Animal life follows the rhythms of the ever-changing seasons. Nunavik’s fauna has developed adaptive strategies for both the short summers and harsh winters, in certain cases taking part in great migrations that are among the natural world’s most spectacular. Here are some of the characteristics of Nunavik’s wildlife.
Most of the birds found in Nunavik are seasonal visitors. The onset of winter puts an end to the availability of the summer plants and invertebrates that sustain migratory birds and enable them to reproduce. Since these species are not adapted to harsh winter conditions, they are obliged to fly south when cold weather arrives. One of these birds is the Canada goose.
The arrival and departure of migratory birds is closely related to the availability of resources. In spring, some species must reach their nesting sites and lay eggs before the snow melts to ensure that their young have the best resources possible when they hatch. It is important for juveniles to be sufficiently strong and developed by autumn. That is why migratory birds wait until the cold has claimed every source of food before they embark on the long voyage southward.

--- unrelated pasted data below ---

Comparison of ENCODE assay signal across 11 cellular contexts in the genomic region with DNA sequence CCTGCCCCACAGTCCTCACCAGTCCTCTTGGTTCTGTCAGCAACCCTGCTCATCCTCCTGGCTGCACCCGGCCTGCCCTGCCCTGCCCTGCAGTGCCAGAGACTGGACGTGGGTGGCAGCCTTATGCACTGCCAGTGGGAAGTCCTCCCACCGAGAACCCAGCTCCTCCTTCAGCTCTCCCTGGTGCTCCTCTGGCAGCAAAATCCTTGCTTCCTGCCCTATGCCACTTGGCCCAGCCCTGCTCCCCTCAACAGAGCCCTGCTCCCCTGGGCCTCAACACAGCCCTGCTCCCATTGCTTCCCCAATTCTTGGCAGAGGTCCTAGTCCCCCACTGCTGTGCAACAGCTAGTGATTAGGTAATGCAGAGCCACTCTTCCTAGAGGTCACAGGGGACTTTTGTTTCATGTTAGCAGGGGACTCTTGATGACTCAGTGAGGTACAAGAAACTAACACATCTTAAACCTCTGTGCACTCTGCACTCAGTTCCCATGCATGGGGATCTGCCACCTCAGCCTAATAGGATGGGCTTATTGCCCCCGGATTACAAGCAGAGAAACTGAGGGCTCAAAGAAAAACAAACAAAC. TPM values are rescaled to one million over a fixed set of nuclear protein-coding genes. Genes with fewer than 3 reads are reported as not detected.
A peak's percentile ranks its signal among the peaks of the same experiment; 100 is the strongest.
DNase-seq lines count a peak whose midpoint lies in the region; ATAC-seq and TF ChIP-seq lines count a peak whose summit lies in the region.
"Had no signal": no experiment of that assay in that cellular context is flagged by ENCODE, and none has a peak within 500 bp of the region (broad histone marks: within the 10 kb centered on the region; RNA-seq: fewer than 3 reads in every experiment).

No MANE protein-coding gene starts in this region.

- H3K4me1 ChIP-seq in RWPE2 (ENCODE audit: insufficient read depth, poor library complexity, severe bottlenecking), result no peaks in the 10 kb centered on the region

The permanent residents of Nunavik have a twofold challenge, for they must brave the cold as well as finding nourishment. These birds are protected with down, a layer of tiny insulating feathers between their skin and their outer feathers. This layer keeps their body heat from escaping. In intense cold, birds fluff out their feathers to further increase their ability to conserve warmth.
Birds’ feet are protected in different ways, depending on the animal’s way of life. For example, the rock ptarmigan’s feet and claws are entirely covered with feathers, since they spend most of their time on the ground looking for food. These feathers also act like snowshoes, preventing the ptarmigan from sinking into the snow. Other birds, like the raven, have hard bumps on the bottom of their feet. This keeps contact with the ground to a minimum and thus helps to prevent heat loss.